McMahon and Fowler electorates vote 'no' to legalising same-sex marriage

The yes event in Sydney. Photo: Jessica Hromas
The yes event in Sydney. Photo: Jessica Hromas

Australians have emphatically voted in favour of legalising same-sex marriage, saying “yes” to the historic social change by a substantial margin of 61.6 per cent to 38.4 per cent – but the majority of Fairfield residents voted “no” in the voluntary postal survey.

In the Fowler electorate – which covers the suburbs of Abbotsbury, Bonnyrigg, Bossley Park, Cabramatta, Cabramatta West, Canley Heights, Canley Vale, Carramar, Edensor Park , Fairfield East, Greenfield Park, Lansvale, Mount Pritchard and Prairiewood – 48,782 people or 63.7 per cent voted ‘no’.

The ‘yes’ voted received 27,847 votes or 36.3 per cent.

It was a similar story for the McMahon electorate which takes in the suburbs of Canley Vale, Fairfield, Fairfield West, Kemps Creek, Old Guildford, Smithfield, Wetherill Park, Woodpark and Yennora.

The ‘no’ vote received 53,967 votes (64.9 per cent) and there were 29,146 (35.1 per cent) ‘yes’ votes.

Neighboring electorate Blaxland – which takes in parts of Villawood – had the highest percentage of ‘no’ votes in NSW with 73.9 per cent.

The Fowler electorate had the highest percentage (27.9) of non-responding votes in the Australian Marriage Law Postal Survey. McMahon had 22.2 per cent of people not respond.

Demographic factors help explain the sharp differences in response to the marriage survey across the city.

Census data shows that electorates with a strong majority of no voters also have a large population share with a religious affiliation.

In the electorate of Blaxland, for example, just 14 per cent of the population opted for "no religion" in last year's census. There was a similar low "no religion" share in the seats of Werriwa, McMahon, Fowler and Watson which all returned a strong no vote.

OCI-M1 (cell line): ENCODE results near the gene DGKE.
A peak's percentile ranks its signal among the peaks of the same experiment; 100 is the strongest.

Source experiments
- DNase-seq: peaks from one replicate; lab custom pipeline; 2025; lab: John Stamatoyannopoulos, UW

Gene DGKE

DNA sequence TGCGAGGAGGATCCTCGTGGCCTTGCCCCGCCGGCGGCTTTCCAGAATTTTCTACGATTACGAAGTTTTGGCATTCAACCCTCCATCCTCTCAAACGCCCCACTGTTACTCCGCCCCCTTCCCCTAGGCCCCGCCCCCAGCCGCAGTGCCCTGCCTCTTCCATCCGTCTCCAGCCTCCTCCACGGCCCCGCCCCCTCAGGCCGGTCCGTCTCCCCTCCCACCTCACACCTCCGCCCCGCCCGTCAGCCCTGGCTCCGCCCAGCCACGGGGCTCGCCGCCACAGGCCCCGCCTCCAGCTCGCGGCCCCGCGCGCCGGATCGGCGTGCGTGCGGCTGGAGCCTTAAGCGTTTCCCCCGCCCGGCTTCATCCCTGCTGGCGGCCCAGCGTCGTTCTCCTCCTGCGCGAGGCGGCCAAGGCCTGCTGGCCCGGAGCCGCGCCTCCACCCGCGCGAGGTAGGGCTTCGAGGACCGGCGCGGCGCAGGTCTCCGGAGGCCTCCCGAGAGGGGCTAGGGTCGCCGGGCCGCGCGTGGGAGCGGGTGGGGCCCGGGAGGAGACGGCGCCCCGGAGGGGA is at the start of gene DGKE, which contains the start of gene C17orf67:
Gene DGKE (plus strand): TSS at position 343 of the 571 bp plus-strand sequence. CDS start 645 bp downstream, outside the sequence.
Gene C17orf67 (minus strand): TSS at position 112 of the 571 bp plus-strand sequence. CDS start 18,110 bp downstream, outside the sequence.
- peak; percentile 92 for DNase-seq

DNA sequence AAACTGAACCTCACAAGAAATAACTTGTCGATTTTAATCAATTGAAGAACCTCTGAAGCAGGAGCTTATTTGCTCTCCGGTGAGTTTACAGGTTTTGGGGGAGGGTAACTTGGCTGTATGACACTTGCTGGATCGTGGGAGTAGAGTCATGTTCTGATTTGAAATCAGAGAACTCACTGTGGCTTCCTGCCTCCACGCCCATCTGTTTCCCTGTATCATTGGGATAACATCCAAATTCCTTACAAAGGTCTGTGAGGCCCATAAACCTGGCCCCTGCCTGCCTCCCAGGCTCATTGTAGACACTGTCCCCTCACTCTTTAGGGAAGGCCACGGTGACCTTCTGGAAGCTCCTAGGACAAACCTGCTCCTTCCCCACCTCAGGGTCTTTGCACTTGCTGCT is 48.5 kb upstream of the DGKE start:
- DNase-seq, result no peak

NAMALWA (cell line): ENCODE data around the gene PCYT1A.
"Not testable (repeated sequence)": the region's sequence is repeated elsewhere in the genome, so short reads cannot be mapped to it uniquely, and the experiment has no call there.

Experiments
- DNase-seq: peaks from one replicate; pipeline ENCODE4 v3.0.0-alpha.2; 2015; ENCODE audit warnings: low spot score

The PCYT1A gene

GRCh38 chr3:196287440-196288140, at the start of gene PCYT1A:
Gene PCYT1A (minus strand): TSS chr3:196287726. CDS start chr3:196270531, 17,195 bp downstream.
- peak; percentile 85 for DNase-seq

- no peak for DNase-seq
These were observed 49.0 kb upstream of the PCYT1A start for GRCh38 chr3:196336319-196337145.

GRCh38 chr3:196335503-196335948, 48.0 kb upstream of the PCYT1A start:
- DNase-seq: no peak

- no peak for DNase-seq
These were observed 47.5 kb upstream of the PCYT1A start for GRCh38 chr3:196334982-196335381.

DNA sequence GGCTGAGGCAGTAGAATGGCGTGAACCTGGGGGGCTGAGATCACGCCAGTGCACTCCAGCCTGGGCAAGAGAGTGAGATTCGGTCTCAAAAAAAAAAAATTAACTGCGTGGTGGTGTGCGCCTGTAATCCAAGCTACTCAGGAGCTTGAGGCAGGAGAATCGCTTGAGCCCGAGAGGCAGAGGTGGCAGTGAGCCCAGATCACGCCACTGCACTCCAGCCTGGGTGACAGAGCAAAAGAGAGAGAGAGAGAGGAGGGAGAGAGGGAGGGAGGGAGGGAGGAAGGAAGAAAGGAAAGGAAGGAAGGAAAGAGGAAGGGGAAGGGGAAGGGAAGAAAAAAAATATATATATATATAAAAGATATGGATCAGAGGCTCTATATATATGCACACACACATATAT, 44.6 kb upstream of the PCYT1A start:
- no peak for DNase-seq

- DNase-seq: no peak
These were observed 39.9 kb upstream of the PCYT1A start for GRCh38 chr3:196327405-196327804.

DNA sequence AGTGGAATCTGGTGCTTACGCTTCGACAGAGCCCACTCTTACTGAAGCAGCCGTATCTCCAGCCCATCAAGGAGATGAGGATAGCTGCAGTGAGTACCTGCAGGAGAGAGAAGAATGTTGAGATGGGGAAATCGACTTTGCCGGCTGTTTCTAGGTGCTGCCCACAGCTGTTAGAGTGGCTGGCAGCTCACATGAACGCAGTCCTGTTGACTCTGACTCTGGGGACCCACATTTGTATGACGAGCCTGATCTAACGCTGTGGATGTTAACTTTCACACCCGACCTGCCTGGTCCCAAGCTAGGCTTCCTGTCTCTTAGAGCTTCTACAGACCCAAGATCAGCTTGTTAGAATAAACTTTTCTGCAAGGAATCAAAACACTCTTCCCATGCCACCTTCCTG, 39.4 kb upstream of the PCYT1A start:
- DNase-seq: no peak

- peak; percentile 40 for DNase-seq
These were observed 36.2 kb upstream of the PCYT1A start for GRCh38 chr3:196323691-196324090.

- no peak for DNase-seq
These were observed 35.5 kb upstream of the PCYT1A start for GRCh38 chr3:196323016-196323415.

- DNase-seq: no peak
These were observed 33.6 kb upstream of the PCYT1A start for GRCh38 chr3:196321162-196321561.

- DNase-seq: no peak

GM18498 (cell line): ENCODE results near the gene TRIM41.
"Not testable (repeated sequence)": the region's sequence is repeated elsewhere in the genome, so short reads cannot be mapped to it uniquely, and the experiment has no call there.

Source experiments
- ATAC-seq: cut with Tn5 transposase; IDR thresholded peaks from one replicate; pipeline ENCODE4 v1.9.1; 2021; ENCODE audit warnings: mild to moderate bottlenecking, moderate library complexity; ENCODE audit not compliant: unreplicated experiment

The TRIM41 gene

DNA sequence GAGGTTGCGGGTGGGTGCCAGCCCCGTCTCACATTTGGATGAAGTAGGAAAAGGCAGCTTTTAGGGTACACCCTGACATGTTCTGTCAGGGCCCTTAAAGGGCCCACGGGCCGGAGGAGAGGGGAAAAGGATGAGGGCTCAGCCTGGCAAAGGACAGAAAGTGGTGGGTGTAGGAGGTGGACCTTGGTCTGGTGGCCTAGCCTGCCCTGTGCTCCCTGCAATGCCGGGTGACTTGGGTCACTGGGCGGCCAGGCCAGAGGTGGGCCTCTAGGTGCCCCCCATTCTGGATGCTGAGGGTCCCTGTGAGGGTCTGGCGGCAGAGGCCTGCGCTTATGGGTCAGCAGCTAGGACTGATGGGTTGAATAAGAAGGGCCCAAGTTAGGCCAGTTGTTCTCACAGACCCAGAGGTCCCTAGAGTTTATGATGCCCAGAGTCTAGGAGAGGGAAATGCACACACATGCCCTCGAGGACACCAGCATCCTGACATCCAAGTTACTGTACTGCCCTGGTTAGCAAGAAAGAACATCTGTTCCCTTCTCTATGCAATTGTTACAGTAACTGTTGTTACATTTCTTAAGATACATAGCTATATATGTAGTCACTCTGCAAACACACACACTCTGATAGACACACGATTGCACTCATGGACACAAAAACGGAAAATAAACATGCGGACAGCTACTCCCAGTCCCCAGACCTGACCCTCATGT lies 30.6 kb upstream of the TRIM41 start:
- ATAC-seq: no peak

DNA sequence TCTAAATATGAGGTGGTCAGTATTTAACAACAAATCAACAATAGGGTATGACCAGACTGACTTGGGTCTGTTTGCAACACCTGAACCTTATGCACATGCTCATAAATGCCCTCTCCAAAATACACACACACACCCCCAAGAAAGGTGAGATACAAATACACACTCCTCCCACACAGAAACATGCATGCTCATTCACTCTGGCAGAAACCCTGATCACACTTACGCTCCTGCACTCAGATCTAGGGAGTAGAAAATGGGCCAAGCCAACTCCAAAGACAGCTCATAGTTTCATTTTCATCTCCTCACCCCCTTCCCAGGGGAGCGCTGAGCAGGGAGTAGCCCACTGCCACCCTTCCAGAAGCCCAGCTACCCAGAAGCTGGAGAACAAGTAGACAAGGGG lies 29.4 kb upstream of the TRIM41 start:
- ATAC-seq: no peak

The census showed 29 per cent of the population of Blaxland electorate identified with Islam and another 36 per cent identified with Christianity.

Most of the Sydney electorates that voted no had a relatively high proportion of people born overseas.

In August, Fowler MP Chris Hayes wrote a piece for the Champion saying he voted in accordance with what he believes – “that marriage is a union between a man and woman to the exclusion of all others, voluntarily entered into for life.”

He also said: “While my personal views remain constant, I will not disregard the results of the ABS survey. In other words, should it be a “yes” result, I will not act to frustrate or delay the passage of legislation to give effect to the community’s decision.”

The voluntary postal survey - always a plan B to the compulsory plebiscite - is not a binding mechanism with the effect of altering the Marriage Act.

Having deferred the substantive decision to the Australian public, politicians will now need to act on that verdict by facilitating, amending and passing a bill - and that could prove messy.

The Turnbull government is determined to push it through before Christmas, if only finally to divest itself of a "barnacle" that has beleaguered the Coalition for years now.

Just two parliamentary sitting weeks remain for the year, from Monday November 27 to Thursday December 7. In that time, MPs will have to agree on how to legalise same-sex marriage.

It means Australia is poised to join 25 other countries that have granted marriage equality to gay couples, including the US, Canada, New Zealand and the United Kingdom.

At street parties across the country, gay and lesbian Australians cheered, danced and embraced as the results were announced by the chief statistician on Wednesday.